Manufacturing Insights

An ERP blog from MAX

Understanding Manufacturing Environments: Introducing the Different Environments

Posted by Rick Elder on Apr 18, 2018 8:30:00 AM

Those of you who have heard me teach this topic know that I strongly believe that the discussion of manufacturing environments is one of the most significant parts of the APICS Body of Knowledge.[1]  From strategy to implementation, it is one of the most powerful discussions you can have about your business because it brings together many seemingly unrelated topics.

For example, manufacturing environments may help us answer the following questions:

  • At what level should we stock material? Why? 
  • Should we be forecasting? What should we be forecasting and why? 
  • Should we be using a Configurator module? Why or why not?
  • Is material planning more important than capacity planning or the other way around? 
  • Should we be looking to finite forward scheduling? Why or why not? 
  • What Part Type Codes should we be using? Where and why?
Men during precision work on production line, horizontal-1

When developing a system for effective manufacturing control, the manufacturing environment needs to be considered. The company’s sales philosophy and its competition help to determine the type of service that it needs to provide to its customers; the shorter the planned delivery time, the more stock must be carried in inventory, and the more advanced its stage of completion must be. Take the following chart as an example:


Man Environments image 1


The stage of completion is shown across the top and planned delivery time across the bottom. These two factors have an inverse relationship. For example, the higher the stage of completion, the shorter the planned delivery time. Customer demand may determine selling a Finished Good (FG) from stock, or it may require a delivery in less time than it takes to buy all components and Raw Materials (RM).  Other companies may buy parts and build their products once they receive a customer order from semi-finished assemblies. The line representing the stocking level falls as the Stage of Completion is reduced and Planned Time to Delivery becomes longer.

This model helps you determine the right manufacturing environment for your business. The truth of the matter is that every manufacturing organization needs to understand this topic clearly and completely BEFORE you purchase mission critical manufacturing software. Simply knowing the basics of manufacturing environments prior to making an ERP investment can save you a lot of money and heartache!

The Four Manufacturing Environments

There are four typical manufacturing environments:

  • Make to Stock (MTS) = All production is completed prior to the arrival of the customer order.
  • Assemble to Order (ATO) = Some production is completed prior to the arrival of the customer order, but not all production.
  • Make to Order (MTO) = Production is not started prior to the receipt of the customer order.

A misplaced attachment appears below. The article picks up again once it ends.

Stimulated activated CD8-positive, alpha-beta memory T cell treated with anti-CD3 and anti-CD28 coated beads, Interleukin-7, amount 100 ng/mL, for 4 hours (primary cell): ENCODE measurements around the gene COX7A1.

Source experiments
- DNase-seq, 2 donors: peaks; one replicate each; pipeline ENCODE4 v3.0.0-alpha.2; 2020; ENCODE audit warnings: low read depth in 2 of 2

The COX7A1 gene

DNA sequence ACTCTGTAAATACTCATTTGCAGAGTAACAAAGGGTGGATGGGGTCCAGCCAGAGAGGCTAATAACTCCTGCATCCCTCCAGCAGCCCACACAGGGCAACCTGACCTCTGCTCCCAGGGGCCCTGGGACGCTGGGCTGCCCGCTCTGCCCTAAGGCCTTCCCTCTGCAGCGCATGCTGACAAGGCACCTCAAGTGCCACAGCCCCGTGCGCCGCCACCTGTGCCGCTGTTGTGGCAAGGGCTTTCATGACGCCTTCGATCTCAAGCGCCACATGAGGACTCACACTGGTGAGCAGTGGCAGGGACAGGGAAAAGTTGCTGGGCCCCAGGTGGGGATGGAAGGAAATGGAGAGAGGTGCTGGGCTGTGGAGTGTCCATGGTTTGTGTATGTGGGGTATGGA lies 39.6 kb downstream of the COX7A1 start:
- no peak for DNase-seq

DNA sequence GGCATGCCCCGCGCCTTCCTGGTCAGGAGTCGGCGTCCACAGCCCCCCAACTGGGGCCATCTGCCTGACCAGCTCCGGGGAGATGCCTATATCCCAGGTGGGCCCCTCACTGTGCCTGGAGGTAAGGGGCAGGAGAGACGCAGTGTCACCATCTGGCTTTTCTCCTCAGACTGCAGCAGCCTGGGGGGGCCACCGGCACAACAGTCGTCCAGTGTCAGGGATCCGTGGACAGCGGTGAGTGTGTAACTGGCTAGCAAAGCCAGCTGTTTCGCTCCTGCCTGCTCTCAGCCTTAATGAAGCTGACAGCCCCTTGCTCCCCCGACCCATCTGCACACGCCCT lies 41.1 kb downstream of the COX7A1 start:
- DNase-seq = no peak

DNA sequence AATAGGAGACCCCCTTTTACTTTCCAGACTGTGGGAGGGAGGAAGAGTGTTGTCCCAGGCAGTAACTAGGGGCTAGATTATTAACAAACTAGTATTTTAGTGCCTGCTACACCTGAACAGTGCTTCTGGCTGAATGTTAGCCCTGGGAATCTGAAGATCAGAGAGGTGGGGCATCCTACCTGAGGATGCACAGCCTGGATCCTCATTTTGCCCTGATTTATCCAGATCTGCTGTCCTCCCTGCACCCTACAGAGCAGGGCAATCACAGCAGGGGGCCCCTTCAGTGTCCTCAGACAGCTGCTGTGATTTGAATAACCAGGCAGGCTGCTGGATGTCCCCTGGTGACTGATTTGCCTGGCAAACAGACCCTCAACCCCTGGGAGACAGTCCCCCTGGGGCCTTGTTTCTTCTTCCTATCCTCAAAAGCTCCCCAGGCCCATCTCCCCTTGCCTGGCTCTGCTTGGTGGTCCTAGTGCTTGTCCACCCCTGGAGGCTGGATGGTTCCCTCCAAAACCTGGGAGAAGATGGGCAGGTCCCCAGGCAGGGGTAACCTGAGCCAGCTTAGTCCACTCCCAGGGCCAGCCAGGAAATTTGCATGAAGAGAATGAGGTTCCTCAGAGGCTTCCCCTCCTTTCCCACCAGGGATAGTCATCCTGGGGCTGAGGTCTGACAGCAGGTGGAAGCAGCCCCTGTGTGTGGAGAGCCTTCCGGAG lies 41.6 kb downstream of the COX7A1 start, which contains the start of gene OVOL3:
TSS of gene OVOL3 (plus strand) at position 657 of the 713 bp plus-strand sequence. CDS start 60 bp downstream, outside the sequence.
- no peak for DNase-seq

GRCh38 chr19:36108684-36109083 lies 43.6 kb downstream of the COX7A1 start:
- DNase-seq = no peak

• Engineer to Order (ETO) = Fundamentally, the same as MTO, except that ETO contains an element of lead-time for design of the product.

Notice that every environment is determined by the relationship between the arrival of the customer order and the completion of production. For MTS, customers require quick fulfillment, meaning that production must be completed prior to receiving the customer order or the customer may look elsewhere. 

ATO may stock components of a final product that have been completed before receiving the customer order, but some assembly is required likely due to some kind of customization requirement. For this type of order, the customer is willing to wait for some production, but not the entire Manufacturing Lead-Time (MLT). While this environment has been around for a long time, Dell Computer has largely built their business around it.

Orange Button with Customize on Black Computer Keyboard. Business Concept.


For MTO, production isn’t started until the customer order is received. This is often because the manufacturer does not own the product, only the process to produce it. It may also be due to a high degree of customization where each unit is different from the previous.


These environments are shown on a continuum beginning with MTS and moving towards MTO (right to left). Keep in mind as you read this post that most companies are not in a single environment, but rather in all of them. For example, an organization that produces MTO may have a spare parts stockroom that is MTS. As we review the characteristics of each environment, try to think about how they'd apply to a specific product line and not towards your whole organization. 

The shapes we're using to represent each environment have been created to help us understand the how and why behind the behavior of each environment so you can more clearly understand why this is important to your manufacturing business. 

In the following articles, we will look deeper at these environments and answer the following questions:

  • Who defines the environment?
  • What determines the height?
  • What determines the width?
  • Where do we place the forecast, inventory and/or master production schedule?
  • What are the roles of materials and capacity planning?
  • How is the market drifting?

This is the first article in a multi-part series. Make sure to subscribe to our blog to stay up-to-date!

Ready to learn more right now? View our recorded webinar by clicking the image below:

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[1] APICS is the Society for Operations Management.  They may be reached at


This is the first article in a multi-part series. Make sure to subscribe to our blog to stay up-to-date!

Please let us know your thoughts or any questions below:

Topics: ERP, Shop Floor & Production, Processes, APICS, APICS Principles

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